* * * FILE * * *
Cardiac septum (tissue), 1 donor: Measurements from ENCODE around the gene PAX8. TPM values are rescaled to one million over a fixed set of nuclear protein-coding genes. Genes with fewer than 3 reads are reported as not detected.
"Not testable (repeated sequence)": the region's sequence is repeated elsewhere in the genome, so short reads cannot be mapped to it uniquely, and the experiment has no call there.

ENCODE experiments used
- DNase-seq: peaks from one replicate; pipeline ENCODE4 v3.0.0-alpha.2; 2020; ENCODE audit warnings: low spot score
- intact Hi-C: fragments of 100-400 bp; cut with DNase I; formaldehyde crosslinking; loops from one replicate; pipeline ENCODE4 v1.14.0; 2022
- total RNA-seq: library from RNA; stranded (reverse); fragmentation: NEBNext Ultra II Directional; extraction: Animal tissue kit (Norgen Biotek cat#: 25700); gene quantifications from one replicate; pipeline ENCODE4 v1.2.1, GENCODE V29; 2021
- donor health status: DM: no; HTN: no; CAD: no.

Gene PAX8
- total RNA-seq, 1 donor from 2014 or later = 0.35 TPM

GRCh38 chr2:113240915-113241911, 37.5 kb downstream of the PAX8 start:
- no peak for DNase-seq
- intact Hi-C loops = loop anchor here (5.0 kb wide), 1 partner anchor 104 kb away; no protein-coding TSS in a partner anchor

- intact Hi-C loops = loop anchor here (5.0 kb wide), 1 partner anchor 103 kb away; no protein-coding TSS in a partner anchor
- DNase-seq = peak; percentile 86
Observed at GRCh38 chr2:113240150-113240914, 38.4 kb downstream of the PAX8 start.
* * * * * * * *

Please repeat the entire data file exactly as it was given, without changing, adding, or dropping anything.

Cardiac septum (tissue), 1 donor: Measurements from ENCODE around the gene PAX8. TPM values are rescaled to one million over a fixed set of nuclear protein-coding genes. Genes with fewer than 3 reads are reported as not detected.
"Not testable (repeated sequence)": the region's sequence is repeated elsewhere in the genome, so short reads cannot be mapped to it uniquely, and the experiment has no call there.

ENCODE experiments used
- DNase-seq: peaks from one replicate; pipeline ENCODE4 v3.0.0-alpha.2; 2020; ENCODE audit warnings: low spot score
- intact Hi-C: fragments of 100-400 bp; cut with DNase I; formaldehyde crosslinking; loops from one replicate; pipeline ENCODE4 v1.14.0; 2022
- total RNA-seq: library from RNA; stranded (reverse); fragmentation: NEBNext Ultra II Directional; extraction: Animal tissue kit (Norgen Biotek cat#: 25700); gene quantifications from one replicate; pipeline ENCODE4 v1.2.1, GENCODE V29; 2021
- donor health status: DM: no; HTN: no; CAD: no.

Gene PAX8
- total RNA-seq, 1 donor from 2014 or later = 0.35 TPM

GRCh38 chr2:113240915-113241911, 37.5 kb downstream of the PAX8 start:
- no peak for DNase-seq
- intact Hi-C loops = loop anchor here (5.0 kb wide), 1 partner anchor 104 kb away; no protein-coding TSS in a partner anchor

- intact Hi-C loops = loop anchor here (5.0 kb wide), 1 partner anchor 103 kb away; no protein-coding TSS in a partner anchor
- DNase-seq = peak; percentile 86
Observed at GRCh38 chr2:113240150-113240914, 38.4 kb downstream of the PAX8 start.